Easter hope breaks routine, unleashes creativity, Pope Francis says

A new member of the church holds a candle as Pope Francis celebrates the Easter Vigil in St. Peter's Basilica at the Vatican March 26. The pope baptized 12 people at the vigil. (CNS photo/Paul Haring)A new member of the church holds a candle as Pope Francis celebrates the Easter Vigil in St. Peter's Basilica at the Vatican March 26. The pope baptized 12 people at the vigil. (CNS photo/Paul Haring)

VATICAN CITY (CNS) -- Truly celebrating Easter means allowing Jesus to triumph over personal fears and give life to hope, creativity and care for others, Pope Francis said.

Easter is "an invitation to break out of our routines and to renew our lives, our decisions and our existence," the pope said during the Easter Vigil March 31 in St. Peter's Basilica. 

Advertisement

"Do we want to share in this message of life," he asked in his homily, "or do we prefer simply to continue standing speechless before events as they happen?"

During the liturgy, Pope Francis baptized eight adults, who were between the ages of 28 and 52. The Vatican said Nathan Potter, who was born in 1988 and comes from the United States, was one of the eight. Four of the other catechumens were from Italy and one each came from Albania, Peru and Nigeria.

Pope Francis also confirmed the eight and give them their first Communion during the Mass.

"Do we want to share in this message of life," he asked in his homily, "or do we prefer simply to continue standing speechless before events as they happen?"

The Mass, on a very rainy night, began in the atrium of St. Peter's Basilica with the blessing of the fire and of the Easter candle. With most of the lights in the basilica turned off, Pope Francis and the concelebrating cardinals, bishops and priests processed in darkness toward the altar, stopping first to light the pope's candle and then those of the concelebrants and faithful.

"We began this celebration outside, plunged in the darkness of the night and the cold," the pope said in his homily. "We felt an oppressive silence at the death of the Lord, a silence with which each of us can identify, a silence that penetrates to the depths of the heart of every disciple, who stands wordless before the cross."

Transitioning from the Good Friday commemoration of Jesus' death and commenting on the silence of Holy Saturday, the pope spoke of the hours when Jesus' followers are left speechless in pain at his death, but also speechless at the injustice of his condemnation and at their own cowardice in the face of the lies and false testimony he endure.

"It is the silent night of the disciples who remained numb, paralyzed and uncertain of what to do amid so many painful and disheartening situations," the pope said. "It is also that of today's disciples, speechless in the face of situations we cannot control, that make us feel and, even worse, believe that nothing can be done to reverse all the injustices that our brothers and sisters are experiencing in their flesh."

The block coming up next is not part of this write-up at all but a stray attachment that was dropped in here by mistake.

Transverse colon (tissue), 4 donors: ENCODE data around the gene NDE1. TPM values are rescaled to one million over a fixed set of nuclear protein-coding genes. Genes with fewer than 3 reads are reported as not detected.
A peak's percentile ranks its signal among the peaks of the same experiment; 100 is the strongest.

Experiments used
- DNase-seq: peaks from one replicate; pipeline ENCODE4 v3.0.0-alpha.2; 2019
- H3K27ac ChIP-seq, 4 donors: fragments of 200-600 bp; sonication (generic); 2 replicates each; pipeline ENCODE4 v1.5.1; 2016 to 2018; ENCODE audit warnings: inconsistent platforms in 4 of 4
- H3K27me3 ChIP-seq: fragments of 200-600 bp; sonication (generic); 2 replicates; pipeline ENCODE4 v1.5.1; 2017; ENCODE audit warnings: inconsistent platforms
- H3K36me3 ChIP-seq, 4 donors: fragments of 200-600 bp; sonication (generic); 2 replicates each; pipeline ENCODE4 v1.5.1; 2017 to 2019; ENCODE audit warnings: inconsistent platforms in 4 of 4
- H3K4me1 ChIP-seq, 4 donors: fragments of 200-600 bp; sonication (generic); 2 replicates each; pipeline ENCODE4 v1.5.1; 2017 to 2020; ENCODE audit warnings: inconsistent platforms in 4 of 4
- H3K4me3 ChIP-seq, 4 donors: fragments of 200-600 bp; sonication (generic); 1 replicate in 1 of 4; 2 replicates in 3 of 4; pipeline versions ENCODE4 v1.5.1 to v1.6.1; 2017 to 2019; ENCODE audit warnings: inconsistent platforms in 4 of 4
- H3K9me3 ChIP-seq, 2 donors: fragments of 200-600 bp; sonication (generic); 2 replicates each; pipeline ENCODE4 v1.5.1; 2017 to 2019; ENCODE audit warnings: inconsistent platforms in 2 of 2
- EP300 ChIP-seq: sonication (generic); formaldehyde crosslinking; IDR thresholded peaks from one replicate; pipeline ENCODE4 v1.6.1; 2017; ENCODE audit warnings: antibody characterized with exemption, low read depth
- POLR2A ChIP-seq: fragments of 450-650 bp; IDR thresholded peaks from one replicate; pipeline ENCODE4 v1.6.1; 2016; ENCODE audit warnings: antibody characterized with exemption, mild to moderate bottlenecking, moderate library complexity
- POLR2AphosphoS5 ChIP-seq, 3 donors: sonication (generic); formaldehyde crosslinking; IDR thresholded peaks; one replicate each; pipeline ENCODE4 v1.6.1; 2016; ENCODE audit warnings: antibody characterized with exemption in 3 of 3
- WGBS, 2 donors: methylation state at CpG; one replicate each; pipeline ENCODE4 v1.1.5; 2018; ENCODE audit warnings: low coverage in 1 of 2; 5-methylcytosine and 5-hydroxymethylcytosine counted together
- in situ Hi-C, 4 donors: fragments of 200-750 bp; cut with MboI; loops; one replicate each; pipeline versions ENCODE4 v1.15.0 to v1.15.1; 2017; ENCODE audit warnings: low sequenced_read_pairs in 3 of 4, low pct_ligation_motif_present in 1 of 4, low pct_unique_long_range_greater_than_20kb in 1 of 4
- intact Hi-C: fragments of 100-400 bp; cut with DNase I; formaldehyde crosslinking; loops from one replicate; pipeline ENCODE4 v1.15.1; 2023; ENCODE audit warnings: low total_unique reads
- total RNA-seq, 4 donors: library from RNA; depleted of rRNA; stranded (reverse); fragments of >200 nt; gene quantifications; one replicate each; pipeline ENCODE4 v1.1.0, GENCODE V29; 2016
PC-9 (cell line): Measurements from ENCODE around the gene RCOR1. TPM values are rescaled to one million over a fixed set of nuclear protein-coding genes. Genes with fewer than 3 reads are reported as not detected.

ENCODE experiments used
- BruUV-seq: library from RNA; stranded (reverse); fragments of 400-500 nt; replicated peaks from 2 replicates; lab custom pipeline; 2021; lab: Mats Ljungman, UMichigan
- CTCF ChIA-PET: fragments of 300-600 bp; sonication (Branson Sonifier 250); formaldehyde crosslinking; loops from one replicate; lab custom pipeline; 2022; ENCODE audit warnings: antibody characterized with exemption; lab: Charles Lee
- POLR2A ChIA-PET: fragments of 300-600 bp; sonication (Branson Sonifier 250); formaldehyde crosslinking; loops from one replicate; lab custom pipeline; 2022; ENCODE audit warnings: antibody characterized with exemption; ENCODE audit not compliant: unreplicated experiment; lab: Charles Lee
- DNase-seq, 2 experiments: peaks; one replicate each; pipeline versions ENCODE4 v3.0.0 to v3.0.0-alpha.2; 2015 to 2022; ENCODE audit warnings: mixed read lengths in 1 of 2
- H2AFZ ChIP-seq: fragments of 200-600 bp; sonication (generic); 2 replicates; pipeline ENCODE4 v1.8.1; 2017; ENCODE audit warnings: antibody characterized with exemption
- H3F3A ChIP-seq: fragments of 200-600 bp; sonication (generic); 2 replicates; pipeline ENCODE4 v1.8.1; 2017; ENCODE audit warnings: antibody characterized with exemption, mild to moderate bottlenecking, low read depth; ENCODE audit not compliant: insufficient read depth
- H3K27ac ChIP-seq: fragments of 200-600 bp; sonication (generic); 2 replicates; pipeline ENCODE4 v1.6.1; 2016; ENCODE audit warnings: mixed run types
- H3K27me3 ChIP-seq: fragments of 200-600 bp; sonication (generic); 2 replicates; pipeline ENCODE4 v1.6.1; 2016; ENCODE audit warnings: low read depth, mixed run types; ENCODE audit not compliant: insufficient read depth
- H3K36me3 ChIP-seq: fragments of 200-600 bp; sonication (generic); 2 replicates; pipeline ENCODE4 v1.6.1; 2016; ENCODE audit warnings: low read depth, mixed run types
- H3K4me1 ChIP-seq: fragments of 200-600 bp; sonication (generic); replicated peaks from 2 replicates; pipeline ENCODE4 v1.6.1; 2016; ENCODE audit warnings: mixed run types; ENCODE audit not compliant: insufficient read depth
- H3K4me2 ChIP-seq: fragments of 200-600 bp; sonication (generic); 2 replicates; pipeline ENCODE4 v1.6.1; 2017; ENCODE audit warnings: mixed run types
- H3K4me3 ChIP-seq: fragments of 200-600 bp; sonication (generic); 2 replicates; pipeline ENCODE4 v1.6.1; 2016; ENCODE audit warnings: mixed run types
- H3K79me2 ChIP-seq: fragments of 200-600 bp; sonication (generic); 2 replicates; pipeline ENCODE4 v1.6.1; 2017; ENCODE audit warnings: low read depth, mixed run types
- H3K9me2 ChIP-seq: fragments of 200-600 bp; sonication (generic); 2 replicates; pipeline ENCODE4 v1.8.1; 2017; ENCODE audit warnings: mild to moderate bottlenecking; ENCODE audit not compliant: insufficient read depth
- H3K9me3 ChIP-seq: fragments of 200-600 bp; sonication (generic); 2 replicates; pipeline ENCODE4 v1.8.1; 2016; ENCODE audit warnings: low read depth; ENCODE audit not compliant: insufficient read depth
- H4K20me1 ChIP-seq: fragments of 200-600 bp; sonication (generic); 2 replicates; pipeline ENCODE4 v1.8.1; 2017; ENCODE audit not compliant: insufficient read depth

But in the midst of silence, he said, the stone is rolled away from Jesus' tomb and there comes "the greatest message that history has ever heard: 'He is not here, for he has been raised.'"

Jesus' empty tomb should fill Christians with trust in God and should assure them that God's light "can shine in the least expected and most hidden corners of our lives."

"'He is not here ... he is risen!' This is the message that sustains our hope and turns it into concrete gestures of charity," the pope said. It is a call to revive faith, broaden one's horizons and know that no one walks alone.

"To celebrate Easter is to believe once more that God constantly breaks into our personal histories, challenging our conventions, those fixed ways of thinking and acting that end up paralyzing us," he said.

Comments are automatically closed two weeks after an article's initial publication. See our comments policy for more.

Advertisement

The latest from america

The tête-à-tête between Paul Krugman and Nancy Pelosi in Manhattan was like a documentary about a once-popular rock band. (Rod Morata/Michael Priest Photography)
Speaking in a deep blue stronghold, the Democratic leader of the House calls for “civility” and cautiously hopes that she will again wield the speaker’s gavel in January.
Brandon SanchezOctober 16, 2018
The lecture provoked no hostile reaction from the students who heard it. But a media firestorm erupted.
John J. ConleyOctober 16, 2018
Though the current synod appears to lack the sort of drama and high-stakes debates of the previous two, the role of conscience appears to be a common thread.
Michael J. O’LoughlinOctober 16, 2018
When Tommie Smith and John Carlos raised their fists on the Olympic podium, their act drew widespread criticism. Now Colin Kaepernick is the face of Nike.
Michael McKinleyOctober 16, 2018